Let Them All Talk (2020)

You know, maybe Meryl Streep shouldn’t work with Steven Soderbergh anymore. In between this and “The Laundromat,” the king of overrated directors has somehow managed to make the towering performer’s versatility into a sort-of inside joke, a cynical, mean-spirited dig at the Let’s Watch Meryl Act appeal that has made Streep one of the biggest movie stars of the last few decades. In “The Laundromat,” Soderbergh extracted a horrid, self-parodying performance out of her; here, he directs a loudly mannered performance from her, with every line delivery and physical tic manufactured beyond believability. However, Streep’s performance isn’t the only problem with this aimless, lazily pretentious melodrama; there’s just no character to root for, and all their motivations are either poorly defined, or, when resolved, unsatisfying and staggeringly pedestrian from a cinematic perspective. Take Candice Bergen’s Roberta for example: Roberta is the Dorothy Zbornak of this seabound crew, but she’s mean-spirited, childish, immature and delights in casual cruelty towards just about anyone, but especially Streep’s Alice. So even though we don’t like Alice, there’s no joy in watching her receive Roberta’s blows because, well, Roberta’s the worst, too. Amidst a coterie of uninteresting supporting characters there’s Dianne Wiest’s Susan, who wanders in and out of the narrative and brings positivity and common sense to the proceedings, but she’s constantly side-lined by the disinterested narrative so we don’t even really get to enjoy Wiest’s natural screen charisma (although, note the delightful way she delivers “Bow down bitches” to Roberta after winning a chess game, it just makes you wish there had been more of her). Anyways, what I have to say about this movie is that it’s not unwatchable, just shallow and kind of unpleasant.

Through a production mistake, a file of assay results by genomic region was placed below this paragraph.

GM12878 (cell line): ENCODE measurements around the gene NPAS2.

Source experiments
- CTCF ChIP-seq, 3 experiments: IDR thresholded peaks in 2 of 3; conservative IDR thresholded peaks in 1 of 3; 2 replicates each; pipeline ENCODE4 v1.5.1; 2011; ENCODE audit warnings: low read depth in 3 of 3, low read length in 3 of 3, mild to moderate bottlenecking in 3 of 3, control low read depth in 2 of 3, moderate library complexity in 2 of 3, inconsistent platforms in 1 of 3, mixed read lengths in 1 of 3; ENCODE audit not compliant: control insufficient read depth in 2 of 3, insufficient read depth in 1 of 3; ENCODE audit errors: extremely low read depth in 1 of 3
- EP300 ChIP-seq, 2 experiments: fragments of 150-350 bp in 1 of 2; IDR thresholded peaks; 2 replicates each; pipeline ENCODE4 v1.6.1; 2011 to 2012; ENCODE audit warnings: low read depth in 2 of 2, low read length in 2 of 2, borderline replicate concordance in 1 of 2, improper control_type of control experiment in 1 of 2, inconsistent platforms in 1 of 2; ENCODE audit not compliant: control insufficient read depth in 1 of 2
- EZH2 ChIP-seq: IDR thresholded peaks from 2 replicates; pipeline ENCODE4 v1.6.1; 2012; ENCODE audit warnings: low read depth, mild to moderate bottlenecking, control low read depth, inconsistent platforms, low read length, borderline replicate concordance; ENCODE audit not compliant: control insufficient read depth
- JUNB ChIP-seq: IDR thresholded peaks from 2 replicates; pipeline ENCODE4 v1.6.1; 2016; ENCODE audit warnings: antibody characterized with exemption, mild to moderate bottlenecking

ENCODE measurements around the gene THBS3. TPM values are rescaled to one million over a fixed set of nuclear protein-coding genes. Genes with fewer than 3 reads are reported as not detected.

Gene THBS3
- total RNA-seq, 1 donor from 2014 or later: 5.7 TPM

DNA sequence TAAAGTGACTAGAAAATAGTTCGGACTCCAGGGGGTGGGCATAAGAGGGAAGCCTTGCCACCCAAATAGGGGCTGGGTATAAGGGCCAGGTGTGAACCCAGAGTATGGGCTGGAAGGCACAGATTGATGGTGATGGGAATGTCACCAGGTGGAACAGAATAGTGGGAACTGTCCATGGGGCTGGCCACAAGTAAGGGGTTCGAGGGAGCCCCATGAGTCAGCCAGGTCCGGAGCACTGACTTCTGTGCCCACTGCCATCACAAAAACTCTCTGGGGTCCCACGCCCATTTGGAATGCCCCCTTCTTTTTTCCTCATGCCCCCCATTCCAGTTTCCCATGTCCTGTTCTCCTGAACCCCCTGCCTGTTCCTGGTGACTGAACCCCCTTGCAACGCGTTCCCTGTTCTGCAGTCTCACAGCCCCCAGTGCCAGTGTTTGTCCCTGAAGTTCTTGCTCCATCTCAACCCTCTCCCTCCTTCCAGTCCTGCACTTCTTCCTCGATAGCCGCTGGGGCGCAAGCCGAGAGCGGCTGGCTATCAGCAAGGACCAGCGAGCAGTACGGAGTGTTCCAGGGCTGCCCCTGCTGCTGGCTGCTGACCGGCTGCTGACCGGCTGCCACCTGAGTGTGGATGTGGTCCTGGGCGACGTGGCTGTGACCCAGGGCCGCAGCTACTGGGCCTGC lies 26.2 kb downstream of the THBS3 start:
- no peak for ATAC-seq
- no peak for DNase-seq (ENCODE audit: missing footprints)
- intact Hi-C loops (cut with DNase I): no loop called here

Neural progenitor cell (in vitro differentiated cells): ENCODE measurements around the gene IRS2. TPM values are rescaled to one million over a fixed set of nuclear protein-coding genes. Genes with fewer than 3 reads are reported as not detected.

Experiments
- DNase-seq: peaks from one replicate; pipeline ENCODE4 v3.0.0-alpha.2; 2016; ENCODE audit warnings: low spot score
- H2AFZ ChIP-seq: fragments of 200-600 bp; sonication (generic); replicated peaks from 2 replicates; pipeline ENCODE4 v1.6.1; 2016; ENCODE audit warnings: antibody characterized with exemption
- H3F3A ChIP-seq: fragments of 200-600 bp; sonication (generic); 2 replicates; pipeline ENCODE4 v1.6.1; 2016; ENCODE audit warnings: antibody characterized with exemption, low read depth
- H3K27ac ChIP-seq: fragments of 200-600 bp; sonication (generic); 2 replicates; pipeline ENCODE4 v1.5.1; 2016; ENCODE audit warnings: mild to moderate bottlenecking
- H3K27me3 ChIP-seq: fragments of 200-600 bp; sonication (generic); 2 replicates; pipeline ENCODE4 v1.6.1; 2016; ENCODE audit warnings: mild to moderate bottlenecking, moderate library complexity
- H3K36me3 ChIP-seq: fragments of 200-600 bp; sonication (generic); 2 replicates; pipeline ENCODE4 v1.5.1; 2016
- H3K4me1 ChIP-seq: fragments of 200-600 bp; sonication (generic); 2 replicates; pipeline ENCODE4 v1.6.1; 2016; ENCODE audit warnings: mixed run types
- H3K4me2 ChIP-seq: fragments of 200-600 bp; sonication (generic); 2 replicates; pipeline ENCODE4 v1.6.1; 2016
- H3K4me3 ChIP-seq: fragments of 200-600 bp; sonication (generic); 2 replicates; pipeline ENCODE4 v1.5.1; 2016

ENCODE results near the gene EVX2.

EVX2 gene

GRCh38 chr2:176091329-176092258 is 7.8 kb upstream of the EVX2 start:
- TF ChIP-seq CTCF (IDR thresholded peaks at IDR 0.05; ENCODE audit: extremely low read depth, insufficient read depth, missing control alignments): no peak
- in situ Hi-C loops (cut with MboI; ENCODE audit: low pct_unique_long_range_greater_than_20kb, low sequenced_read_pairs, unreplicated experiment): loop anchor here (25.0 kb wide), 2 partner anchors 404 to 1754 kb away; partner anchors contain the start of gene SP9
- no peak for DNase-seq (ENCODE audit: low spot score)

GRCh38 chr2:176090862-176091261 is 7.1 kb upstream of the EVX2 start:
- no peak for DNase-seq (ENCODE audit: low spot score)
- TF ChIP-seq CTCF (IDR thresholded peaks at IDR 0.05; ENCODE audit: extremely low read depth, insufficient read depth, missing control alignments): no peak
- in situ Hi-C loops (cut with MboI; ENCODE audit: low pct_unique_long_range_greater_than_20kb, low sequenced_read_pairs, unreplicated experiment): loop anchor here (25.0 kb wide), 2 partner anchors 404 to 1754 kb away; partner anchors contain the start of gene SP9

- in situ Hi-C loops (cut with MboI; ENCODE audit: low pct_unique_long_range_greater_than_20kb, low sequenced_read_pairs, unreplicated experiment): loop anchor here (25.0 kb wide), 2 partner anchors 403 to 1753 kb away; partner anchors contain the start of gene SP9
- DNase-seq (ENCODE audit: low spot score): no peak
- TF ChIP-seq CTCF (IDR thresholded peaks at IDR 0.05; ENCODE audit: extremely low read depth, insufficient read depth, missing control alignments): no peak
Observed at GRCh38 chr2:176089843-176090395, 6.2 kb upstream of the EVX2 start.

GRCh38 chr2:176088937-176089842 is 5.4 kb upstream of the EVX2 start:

Rating: ★★ (out of 5)

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